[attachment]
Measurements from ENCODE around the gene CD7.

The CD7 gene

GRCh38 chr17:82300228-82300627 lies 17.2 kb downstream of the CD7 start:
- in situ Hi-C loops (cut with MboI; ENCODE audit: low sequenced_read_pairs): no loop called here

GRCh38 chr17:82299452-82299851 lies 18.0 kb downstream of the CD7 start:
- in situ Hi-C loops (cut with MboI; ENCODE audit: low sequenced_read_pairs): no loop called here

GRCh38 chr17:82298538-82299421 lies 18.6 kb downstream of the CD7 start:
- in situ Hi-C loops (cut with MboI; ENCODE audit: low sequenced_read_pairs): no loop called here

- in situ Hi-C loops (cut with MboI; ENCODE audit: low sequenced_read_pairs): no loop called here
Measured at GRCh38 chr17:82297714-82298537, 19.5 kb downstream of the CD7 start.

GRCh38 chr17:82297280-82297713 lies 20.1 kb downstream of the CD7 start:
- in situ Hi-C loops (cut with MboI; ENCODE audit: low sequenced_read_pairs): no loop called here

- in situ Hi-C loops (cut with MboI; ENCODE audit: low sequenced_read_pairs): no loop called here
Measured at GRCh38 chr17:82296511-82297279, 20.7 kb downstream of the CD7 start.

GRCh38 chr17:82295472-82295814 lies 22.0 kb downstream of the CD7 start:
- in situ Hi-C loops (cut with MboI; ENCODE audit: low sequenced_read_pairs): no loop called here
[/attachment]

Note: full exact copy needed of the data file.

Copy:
Measurements from ENCODE around the gene CD7.

The CD7 gene

GRCh38 chr17:82300228-82300627 lies 17.2 kb downstream of the CD7 start:
- in situ Hi-C loops (cut with MboI; ENCODE audit: low sequenced_read_pairs): no loop called here

GRCh38 chr17:82299452-82299851 lies 18.0 kb downstream of the CD7 start:
- in situ Hi-C loops (cut with MboI; ENCODE audit: low sequenced_read_pairs): no loop called here

GRCh38 chr17:82298538-82299421 lies 18.6 kb downstream of the CD7 start:
- in situ Hi-C loops (cut with MboI; ENCODE audit: low sequenced_read_pairs): no loop called here

- in situ Hi-C loops (cut with MboI; ENCODE audit: low sequenced_read_pairs): no loop called here
Measured at GRCh38 chr17:82297714-82298537, 19.5 kb downstream of the CD7 start.

GRCh38 chr17:82297280-82297713 lies 20.1 kb downstream of the CD7 start:
- in situ Hi-C loops (cut with MboI; ENCODE audit: low sequenced_read_pairs): no loop called here

- in situ Hi-C loops (cut with MboI; ENCODE audit: low sequenced_read_pairs): no loop called here
Measured at GRCh38 chr17:82296511-82297279, 20.7 kb downstream of the CD7 start.

GRCh38 chr17:82295472-82295814 lies 22.0 kb downstream of the CD7 start:
- in situ Hi-C loops (cut with MboI; ENCODE audit: low sequenced_read_pairs): no loop called here